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Tuesday, July 3, 2007

Google: We Share Many of Moore’s Concerns

“While many companies claim to put their customers first, few are able to resist the temptation to make small sacrifices to increase shareholder value. Google has steadfastly refused to make any change that does not offer a benefit to the users who come to the site”
- Google: Our philosophy

“Google’s ad programs are founded on the same premise that has made Google search the fastest and most effective way to find information on the Internet: Focus on the user and all else will follow.”
- Google: Why search advertising works


Google posted another reply to the health care blog post issue (where a Google employee on Friday criticized Google’s Sicko to then pitch reputation management ads to the health industry, angering many people):

Our internal review of the piece before publication failed to recognize that readers would – properly, but incorrectly – impute the criticisms as reflecting Google’s official position. We blew it.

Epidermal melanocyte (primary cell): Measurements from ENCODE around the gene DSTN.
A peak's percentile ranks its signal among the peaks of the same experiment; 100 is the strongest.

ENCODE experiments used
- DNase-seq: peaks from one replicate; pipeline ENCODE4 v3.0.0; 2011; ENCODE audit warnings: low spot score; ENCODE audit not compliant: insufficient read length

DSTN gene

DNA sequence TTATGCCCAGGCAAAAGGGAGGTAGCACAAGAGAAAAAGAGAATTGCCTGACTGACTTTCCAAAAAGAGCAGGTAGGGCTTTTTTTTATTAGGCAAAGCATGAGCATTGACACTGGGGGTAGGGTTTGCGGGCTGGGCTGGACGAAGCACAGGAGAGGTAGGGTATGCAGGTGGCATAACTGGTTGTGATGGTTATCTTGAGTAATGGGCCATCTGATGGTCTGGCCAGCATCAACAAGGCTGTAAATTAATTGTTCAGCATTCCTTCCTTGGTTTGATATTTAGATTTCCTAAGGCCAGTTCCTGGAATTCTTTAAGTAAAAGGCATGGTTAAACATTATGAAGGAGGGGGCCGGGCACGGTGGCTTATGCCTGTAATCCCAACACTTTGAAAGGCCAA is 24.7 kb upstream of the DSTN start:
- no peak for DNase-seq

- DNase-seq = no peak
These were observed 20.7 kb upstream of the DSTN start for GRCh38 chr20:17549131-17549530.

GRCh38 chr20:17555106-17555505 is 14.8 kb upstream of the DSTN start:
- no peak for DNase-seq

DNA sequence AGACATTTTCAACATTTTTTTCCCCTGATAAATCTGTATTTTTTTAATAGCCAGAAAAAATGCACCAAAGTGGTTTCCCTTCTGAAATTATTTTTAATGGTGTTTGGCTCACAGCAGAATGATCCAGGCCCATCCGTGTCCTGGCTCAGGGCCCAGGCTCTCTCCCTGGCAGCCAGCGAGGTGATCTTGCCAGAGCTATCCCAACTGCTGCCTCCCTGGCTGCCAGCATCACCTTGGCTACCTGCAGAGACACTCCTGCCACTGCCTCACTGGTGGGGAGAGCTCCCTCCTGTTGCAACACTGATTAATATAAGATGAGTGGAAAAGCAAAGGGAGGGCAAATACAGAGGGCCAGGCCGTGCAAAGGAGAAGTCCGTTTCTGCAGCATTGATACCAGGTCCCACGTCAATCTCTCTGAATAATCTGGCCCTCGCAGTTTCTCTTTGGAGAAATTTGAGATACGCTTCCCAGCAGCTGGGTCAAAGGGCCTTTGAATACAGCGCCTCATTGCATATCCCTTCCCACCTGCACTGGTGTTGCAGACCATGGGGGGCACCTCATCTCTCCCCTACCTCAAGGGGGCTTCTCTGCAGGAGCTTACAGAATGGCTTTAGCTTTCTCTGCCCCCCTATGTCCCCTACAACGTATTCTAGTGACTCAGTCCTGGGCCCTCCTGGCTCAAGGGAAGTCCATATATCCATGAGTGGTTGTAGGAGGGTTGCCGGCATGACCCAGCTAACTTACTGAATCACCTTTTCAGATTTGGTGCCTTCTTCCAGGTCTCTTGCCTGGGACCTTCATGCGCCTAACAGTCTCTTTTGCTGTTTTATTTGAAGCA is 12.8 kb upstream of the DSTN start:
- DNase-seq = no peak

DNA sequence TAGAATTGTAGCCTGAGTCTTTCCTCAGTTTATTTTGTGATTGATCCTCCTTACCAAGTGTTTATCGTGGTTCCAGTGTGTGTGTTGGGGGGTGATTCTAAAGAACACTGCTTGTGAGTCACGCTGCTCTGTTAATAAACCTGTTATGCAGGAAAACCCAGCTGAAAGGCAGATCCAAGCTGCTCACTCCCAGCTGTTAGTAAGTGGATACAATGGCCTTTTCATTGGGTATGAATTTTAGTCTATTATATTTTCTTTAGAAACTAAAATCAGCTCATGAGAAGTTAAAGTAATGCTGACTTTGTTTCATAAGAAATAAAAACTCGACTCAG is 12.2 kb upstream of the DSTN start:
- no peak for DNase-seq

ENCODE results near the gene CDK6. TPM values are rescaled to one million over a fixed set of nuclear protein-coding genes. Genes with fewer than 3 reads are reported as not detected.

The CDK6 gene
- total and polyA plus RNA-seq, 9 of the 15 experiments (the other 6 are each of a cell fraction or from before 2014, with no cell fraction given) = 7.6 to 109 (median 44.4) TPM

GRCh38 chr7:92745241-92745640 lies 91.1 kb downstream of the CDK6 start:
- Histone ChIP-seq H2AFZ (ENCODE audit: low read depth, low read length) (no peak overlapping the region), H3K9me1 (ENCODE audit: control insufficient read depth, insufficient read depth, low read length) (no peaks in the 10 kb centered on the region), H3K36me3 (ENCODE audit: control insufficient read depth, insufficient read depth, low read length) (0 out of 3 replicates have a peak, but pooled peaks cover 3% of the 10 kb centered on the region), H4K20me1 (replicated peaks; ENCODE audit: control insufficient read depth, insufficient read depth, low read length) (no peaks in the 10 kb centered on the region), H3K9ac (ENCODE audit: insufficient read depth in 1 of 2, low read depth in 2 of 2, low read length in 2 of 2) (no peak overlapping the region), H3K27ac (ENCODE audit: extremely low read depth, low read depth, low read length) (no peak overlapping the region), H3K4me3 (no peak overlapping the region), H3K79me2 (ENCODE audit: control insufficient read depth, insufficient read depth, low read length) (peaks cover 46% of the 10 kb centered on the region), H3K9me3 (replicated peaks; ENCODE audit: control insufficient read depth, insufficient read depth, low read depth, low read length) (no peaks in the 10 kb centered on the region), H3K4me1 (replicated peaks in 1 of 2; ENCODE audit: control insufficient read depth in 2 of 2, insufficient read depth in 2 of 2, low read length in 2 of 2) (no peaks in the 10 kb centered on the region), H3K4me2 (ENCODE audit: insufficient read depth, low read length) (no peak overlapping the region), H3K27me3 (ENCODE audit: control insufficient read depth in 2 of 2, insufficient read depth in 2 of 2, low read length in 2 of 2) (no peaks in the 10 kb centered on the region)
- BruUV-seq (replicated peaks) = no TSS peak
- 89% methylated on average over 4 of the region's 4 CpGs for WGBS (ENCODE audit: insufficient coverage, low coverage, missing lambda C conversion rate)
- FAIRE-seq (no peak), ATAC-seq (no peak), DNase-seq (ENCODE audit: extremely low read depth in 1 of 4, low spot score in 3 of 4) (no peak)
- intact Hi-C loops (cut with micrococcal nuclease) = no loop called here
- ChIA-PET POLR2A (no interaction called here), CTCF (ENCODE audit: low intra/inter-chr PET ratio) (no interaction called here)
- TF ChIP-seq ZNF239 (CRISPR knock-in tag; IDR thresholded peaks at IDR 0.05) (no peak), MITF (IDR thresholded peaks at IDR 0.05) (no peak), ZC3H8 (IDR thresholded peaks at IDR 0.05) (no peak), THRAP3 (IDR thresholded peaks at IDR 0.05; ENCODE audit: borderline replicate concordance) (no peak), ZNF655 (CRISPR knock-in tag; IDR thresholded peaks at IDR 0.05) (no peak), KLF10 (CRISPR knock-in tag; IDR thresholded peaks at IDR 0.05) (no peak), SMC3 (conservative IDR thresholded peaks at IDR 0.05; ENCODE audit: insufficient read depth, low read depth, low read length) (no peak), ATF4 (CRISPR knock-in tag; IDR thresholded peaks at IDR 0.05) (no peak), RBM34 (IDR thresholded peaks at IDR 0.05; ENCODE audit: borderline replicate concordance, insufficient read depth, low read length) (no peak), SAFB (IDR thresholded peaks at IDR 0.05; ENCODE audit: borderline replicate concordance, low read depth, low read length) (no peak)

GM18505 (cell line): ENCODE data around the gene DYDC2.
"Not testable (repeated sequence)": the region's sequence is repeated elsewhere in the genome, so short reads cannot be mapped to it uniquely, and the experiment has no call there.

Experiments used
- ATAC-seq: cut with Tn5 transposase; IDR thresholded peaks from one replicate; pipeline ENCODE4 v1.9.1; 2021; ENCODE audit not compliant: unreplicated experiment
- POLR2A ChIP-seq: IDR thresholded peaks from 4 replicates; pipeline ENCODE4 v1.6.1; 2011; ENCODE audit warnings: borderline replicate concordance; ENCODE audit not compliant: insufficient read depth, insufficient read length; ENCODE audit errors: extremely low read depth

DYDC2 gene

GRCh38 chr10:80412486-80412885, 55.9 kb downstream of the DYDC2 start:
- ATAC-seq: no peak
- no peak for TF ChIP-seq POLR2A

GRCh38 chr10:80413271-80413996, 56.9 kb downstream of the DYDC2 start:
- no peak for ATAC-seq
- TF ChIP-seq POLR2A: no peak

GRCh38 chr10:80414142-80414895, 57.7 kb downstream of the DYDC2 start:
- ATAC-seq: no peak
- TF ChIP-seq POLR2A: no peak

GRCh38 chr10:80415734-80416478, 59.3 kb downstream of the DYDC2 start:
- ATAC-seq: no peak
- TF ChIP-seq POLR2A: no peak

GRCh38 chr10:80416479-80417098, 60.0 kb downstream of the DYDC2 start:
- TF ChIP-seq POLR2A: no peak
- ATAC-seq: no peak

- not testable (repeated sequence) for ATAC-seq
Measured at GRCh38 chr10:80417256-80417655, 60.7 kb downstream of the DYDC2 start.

In fact, Google does share many of the concerns that Mr. Moore expresses about the cost and availability of health care in America. Indeed, we think these issues are sufficiently important that we invited our employees to attend his film (nearly 1,000 people did so). We believe that it will fall to many entities – businesses, government, educational institutions, individuals – to work together to solve the current system’s shortcomings. This is one reason we’re deploying our technology and our expertise with the hope of improving health system information for everyone who is or will become a patient.

One of the posts Google’s Missy Krasner now links to is this by Adam Bosworth, who says:

I saw firsthand how challenged the health care system was in supporting caregivers and communicating between different medical organizations.

I think Google has finally managed to strike the right tone on this issue, and that for their own sake they should now take the time to reflect on how the setup of their internal ad sales departments risks affecting their supposed neutrality as data hoarder. Without trust in the company, users will be more likely to take their data elsewhere – perhaps not to a company they consider innocent, but to one they consider to have made the least number of false promises.


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